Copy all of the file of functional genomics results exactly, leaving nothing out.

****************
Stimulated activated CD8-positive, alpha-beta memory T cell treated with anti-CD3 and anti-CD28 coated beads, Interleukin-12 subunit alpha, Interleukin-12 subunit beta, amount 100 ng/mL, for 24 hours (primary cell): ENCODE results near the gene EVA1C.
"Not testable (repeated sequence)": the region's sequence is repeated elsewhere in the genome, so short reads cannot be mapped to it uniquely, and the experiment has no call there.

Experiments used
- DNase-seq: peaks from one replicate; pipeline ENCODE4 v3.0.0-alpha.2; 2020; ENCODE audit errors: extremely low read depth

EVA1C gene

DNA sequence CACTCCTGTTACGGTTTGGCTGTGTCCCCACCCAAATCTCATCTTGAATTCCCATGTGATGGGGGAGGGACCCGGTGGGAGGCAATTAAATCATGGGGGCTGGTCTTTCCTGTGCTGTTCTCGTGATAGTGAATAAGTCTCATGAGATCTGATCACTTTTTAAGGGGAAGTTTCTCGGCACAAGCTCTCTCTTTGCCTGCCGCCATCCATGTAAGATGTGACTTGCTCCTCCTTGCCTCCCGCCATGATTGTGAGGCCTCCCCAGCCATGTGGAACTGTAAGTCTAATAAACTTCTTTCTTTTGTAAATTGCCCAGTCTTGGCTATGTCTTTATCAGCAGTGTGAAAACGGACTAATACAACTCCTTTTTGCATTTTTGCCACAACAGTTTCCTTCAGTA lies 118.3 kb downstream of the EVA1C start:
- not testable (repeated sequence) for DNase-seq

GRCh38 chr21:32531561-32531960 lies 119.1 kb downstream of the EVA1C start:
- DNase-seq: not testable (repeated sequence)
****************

Stimulated activated CD8-positive, alpha-beta memory T cell treated with anti-CD3 and anti-CD28 coated beads, Interleukin-12 subunit alpha, Interleukin-12 subunit beta, amount 100 ng/mL, for 24 hours (primary cell): ENCODE results near the gene EVA1C.
"Not testable (repeated sequence)": the region's sequence is repeated elsewhere in the genome, so short reads cannot be mapped to it uniquely, and the experiment has no call there.

Experiments used
- DNase-seq: peaks from one replicate; pipeline ENCODE4 v3.0.0-alpha.2; 2020; ENCODE audit errors: extremely low read depth

EVA1C gene

DNA sequence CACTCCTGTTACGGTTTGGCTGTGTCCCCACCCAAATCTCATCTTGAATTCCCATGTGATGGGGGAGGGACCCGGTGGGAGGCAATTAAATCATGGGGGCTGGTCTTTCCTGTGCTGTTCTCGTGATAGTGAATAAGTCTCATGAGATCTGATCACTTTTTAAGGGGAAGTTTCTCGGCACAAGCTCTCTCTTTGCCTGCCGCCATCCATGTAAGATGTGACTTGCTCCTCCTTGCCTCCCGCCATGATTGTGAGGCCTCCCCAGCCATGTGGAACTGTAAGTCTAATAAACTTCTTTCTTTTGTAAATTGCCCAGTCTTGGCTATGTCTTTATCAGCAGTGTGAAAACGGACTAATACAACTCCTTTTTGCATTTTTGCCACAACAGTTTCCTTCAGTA lies 118.3 kb downstream of the EVA1C start:
- not testable (repeated sequence) for DNase-seq

GRCh38 chr21:32531561-32531960 lies 119.1 kb downstream of the EVA1C start:
- DNase-seq: not testable (repeated sequence)